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Zosia Mamet on Her First Big Post-‘Girls’ Project: ‘I Had Never Read a Script That Was So Well-Written’

The actress' latest role puts a twist on the rom-com, but the real bond is the one she's formed with first-time feature filmmaker Sophie Brooks.

“The Boy Downstairs”

Tribeca

There’s more than one love story at play in Sophie Brooks’ “The Boy Downstairs,” which follows a young New Yorker who returns to the city after two years away, only to discover that her wonderful new home just so happens to be located right above an apartment inhabited by her broken-hearted ex. Behind the camera, the first-time feature filmmaker fell head over (friendship, professional, creative) heels with her star, Zosia Mamet. For Mamet, who is now carving out the next stage of her career after the end of her name-making role in HBO’s “Girls,” the feeling was mutual.

Brooks used her own life as inspiration for the film – after being felled by a nasty bout of appendicitis, she dreamed up a story where a character is ill and can only be cared for by an ex – which she eventually expanded out into what would become “The Boy Downstairs.” A romantic comedy throwback, the film hinges on Mamet’s charming performance as Diana and her palpable chemistry with eponymous boy Ben, played by Matthew Shear (best known for his role in “Mistress America”). IndieWire sat down with the pair at the Tribeca Film Festival, where the film debuted over the weekend.

Mamet was the first name that came up during Brooks’ casting process, and though the filmmaker was nervous if the actress would have either the time or the inclination to take on the project, she sent the script to Mamet’s agent. Within just three weeks, Brooks and Mamet were meeting up at a coffee shop to chat about the project. They clicked immediately.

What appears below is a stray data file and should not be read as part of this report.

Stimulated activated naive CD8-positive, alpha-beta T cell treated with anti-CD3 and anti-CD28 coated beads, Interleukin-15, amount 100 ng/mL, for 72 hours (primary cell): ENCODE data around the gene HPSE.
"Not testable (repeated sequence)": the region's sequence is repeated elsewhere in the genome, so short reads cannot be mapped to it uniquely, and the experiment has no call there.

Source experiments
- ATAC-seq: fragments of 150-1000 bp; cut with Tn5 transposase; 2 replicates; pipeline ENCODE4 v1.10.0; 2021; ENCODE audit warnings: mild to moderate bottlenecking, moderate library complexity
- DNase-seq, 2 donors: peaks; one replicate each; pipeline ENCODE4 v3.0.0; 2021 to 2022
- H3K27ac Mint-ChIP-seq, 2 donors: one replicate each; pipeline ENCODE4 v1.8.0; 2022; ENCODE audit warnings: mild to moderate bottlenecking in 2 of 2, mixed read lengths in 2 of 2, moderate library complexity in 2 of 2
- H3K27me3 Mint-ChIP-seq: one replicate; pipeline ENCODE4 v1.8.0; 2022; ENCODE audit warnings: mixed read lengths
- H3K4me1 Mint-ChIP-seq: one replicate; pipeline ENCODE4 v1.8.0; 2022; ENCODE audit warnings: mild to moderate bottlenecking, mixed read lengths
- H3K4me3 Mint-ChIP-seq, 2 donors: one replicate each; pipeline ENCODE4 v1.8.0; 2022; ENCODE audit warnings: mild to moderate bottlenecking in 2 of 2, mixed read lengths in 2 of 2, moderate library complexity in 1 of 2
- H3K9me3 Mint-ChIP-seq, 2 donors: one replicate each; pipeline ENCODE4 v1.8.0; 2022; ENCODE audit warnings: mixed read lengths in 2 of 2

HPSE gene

“We hung out for like over two hours,” Mamet said with a laugh. “We both peed like four times.”

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“We both had nervous bladders, legitimately,” Brooks added.

They were also just plain nervous. Both Mamet and Brooks showed up for that initial meeting early, only to find a kindred creative spirit waiting for them.

“I was so nervous to meet Sophie because I was so in love with this script,” Mamet said. “We both also sort of have trouble with people our own age, and I was like, ‘She’s going to be so cool and she’s going to hate me.’”

“I was thinking the exact same thing,” Brooks said.

Mamet explained that she was particularly in awe of Brooks’ script and the honesty and personality she put on the page, something the actress admits she doesn’t see enough of when she’s hunting for new work.

“She’s a really exceptional writer, which is kind of, sadly, rare in our industry,” Mamet said. “I just had never read a script that was so well-written. I felt like she captured the reality of what it’s like to be this age. It is very, very rare that I have a visceral reaction like that to a script, I was really taken with it.”

Mamet was excited about the possibilities of playing Diana, a character that toes the line between so-called “likability” and near-constant mistakes, all while pushing the film’s narrative forward. To her, Diana is the kind of “wonderfully flawed” character she’s always looking to play.